Among the recommendations of the Moody’s report is that tenure needs to be modified. After a period of high unemployment and job insecurity for many, the antagonism to the institution of tenure from the non-academic world seems to intensify. But, there is little evidence that tenure has been responsible for the challenges facing American higher education in the last few years. Tenured faculty account for a shrinking share of the academic labor force, so if anything, things are moving in the direction recommended by Moody’s. And, it isn’t clear how reducing it further would address the challenges the sector is facing. It is suggested that changes would allow higher education to reduce costs by hiring less expensive adjuncts. This seems to get very close to recommending age discrimination as a solution to the cost of education challenges. If it isn’t this, then it is a suggestion to replace full-time, tenure track faculty with less expensive adjuncts, assuming that they are very close if not perfect substitutes for each other. It is not clear that this can be done without reducing the quality of the faculty employed, as is the case in almost all labor markets. Tenure does reduce the flexibility of the institution to respond to some changes, but not significantly. If total compensation needs to be cut, there is usually some ability to change headcount, and there is always the ability to change salary and benefits, regardless of the institution of tenure.
Moody’s suggests that the high costs of labor result from the guaranteed employment through tenure. In fact, the high costs result because higher education is one of the most skill-intensive sectors in the economy, and part of the reason for the increasing income inequality in the US is the returns to skilled labor across the economy. Were tenure eliminated, but the quality of the labor force maintained, it is conceivable that the costs would actually increase. With less job security, attracting equally skilled people into the profession could command a premium. Suggesting that costs could be reduced by cutting back on tenure assumes that there is an excess supply of talented people willing to take these jobs. While this might be the case in the short run, in the longer run, fewer skilled people would be attracted to academia. To think that this wouldn’t affect the quality of the education offered suggests a lack of understanding of the sector, and that somehow market principles that apply in other sectors somehow don’t in higher education.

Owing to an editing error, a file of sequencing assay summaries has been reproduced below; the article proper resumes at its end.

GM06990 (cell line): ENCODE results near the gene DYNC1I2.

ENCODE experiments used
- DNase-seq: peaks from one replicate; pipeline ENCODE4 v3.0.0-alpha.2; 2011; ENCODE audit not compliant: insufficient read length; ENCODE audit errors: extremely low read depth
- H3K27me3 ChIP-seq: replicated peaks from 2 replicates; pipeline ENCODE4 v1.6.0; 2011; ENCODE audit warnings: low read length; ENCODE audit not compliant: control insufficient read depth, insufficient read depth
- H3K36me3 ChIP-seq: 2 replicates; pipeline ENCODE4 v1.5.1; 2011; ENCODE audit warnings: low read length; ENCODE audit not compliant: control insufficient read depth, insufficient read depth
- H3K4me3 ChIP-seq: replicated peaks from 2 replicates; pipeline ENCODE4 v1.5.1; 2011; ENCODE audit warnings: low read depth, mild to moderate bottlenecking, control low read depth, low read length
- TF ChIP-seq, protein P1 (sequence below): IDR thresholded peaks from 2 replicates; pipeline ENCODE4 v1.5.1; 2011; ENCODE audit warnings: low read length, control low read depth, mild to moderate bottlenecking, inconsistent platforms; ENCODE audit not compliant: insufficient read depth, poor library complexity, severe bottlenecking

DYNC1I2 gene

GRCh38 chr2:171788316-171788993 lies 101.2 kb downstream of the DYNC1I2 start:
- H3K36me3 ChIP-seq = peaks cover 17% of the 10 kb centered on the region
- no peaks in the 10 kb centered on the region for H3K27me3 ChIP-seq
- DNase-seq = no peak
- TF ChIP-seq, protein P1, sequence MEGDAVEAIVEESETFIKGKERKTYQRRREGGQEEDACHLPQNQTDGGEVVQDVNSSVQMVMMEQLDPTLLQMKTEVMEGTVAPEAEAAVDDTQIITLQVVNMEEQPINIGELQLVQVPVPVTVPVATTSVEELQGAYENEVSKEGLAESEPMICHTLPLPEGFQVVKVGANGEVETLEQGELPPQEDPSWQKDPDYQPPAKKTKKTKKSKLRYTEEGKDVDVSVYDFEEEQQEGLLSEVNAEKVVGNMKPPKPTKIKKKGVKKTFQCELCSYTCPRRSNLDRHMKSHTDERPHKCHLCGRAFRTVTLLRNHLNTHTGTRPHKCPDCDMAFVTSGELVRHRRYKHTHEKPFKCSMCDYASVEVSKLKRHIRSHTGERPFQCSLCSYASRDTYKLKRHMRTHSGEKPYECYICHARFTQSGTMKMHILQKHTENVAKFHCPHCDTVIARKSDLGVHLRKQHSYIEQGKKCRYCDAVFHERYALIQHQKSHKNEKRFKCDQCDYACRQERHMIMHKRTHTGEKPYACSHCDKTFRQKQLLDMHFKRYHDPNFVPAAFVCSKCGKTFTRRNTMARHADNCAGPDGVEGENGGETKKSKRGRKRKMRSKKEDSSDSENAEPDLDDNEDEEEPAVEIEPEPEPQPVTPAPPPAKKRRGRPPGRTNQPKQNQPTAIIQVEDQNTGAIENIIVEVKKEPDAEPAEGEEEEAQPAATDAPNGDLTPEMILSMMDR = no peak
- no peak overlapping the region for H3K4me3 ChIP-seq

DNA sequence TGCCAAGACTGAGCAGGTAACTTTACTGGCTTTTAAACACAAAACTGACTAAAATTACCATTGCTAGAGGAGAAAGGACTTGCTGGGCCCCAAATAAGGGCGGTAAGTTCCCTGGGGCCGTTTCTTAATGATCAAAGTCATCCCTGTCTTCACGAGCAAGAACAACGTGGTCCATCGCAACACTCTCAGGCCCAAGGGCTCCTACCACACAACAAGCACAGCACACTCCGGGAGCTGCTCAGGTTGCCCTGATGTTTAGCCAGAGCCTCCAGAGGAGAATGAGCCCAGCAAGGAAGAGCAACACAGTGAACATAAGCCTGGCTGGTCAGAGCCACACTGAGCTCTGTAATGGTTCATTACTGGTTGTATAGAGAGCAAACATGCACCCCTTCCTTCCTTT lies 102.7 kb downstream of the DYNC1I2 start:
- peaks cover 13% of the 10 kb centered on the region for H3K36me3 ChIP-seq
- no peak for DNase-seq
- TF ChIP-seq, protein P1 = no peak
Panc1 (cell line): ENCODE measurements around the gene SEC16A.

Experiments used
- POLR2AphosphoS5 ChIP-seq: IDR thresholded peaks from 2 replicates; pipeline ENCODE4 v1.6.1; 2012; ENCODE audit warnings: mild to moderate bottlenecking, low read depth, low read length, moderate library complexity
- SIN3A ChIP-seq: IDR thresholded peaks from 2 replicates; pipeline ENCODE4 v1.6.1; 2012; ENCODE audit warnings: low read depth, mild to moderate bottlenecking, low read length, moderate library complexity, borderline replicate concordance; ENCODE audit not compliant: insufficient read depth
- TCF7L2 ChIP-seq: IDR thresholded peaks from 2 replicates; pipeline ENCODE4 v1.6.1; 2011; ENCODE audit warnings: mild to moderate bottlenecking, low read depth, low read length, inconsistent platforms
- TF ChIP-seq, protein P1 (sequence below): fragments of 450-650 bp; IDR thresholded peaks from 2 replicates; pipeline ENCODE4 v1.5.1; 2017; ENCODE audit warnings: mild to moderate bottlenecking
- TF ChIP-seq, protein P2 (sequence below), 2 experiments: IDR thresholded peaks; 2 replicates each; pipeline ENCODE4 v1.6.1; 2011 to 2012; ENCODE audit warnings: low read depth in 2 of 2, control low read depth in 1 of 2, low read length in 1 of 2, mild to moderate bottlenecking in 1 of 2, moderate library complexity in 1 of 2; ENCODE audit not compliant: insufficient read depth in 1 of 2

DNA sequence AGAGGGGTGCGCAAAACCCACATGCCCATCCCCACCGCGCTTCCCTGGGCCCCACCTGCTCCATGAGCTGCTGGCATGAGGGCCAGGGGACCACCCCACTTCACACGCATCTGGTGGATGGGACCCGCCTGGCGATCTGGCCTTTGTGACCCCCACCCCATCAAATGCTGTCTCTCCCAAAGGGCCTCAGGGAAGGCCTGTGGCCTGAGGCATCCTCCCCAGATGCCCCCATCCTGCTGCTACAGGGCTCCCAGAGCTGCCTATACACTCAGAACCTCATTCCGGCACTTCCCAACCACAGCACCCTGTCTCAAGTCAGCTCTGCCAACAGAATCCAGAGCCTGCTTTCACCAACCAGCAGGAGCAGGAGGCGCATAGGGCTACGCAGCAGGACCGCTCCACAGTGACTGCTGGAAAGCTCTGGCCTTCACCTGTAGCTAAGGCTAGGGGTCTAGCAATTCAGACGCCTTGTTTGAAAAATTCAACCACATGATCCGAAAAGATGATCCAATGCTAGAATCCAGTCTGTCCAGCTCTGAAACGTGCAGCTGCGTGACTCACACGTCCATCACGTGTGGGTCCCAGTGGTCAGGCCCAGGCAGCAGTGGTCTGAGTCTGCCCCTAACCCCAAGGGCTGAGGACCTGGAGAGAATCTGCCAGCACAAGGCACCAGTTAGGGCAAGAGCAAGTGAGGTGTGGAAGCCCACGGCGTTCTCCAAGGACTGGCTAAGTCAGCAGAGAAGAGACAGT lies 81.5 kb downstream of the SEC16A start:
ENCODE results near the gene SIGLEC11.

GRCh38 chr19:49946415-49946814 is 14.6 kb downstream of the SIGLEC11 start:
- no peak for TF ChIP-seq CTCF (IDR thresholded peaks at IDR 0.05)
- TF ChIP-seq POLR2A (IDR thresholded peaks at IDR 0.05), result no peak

Cost of Student Services
Moody’s also suggests that higher education needs to figure out how to control costs by containing student services. This is partly a similar phenomenon to that discussed above, regarding the pressures put on schools as a result of increasing income inequality and higher income families demanding more services and being willing to pay for them. But, another view on this is greater success in recognizing the needs of students, whose needs previously just would not have been met. For example, campuses are significantly more ADA accessible, offer assistance to students with learning differences, and also address a variety of mental health issues. We could cut costs if we didn’t do any of these things, but this would exclude a group of students from higher education. It is better for them and for society if they can achieve a higher education.
Online Education Models
What about MOOCs? Challenge or opportunity? Higher education, like dentistry and the legal profession, has experienced increasing costs because of the increased returns to skilled labor in the economy in the absence of the productivity increases that other sectors of the economy have experienced. Perhaps MOOCs or some other closely related innovation will allow for some productivity increases in higher education. To date, we have not figured out how to teach more students with a given size faculty, without reducing quality. Reducing costs, while maintaining quality, is the challenge. The new technologies are promising, and work is underway to determine their potential impact on both cost and quality. Our society would benefit tremendously from productivity increases in the higher education sector. If we can educate more people or lower costs, while maintaining quality, we can contribute to increasing growth and incomes.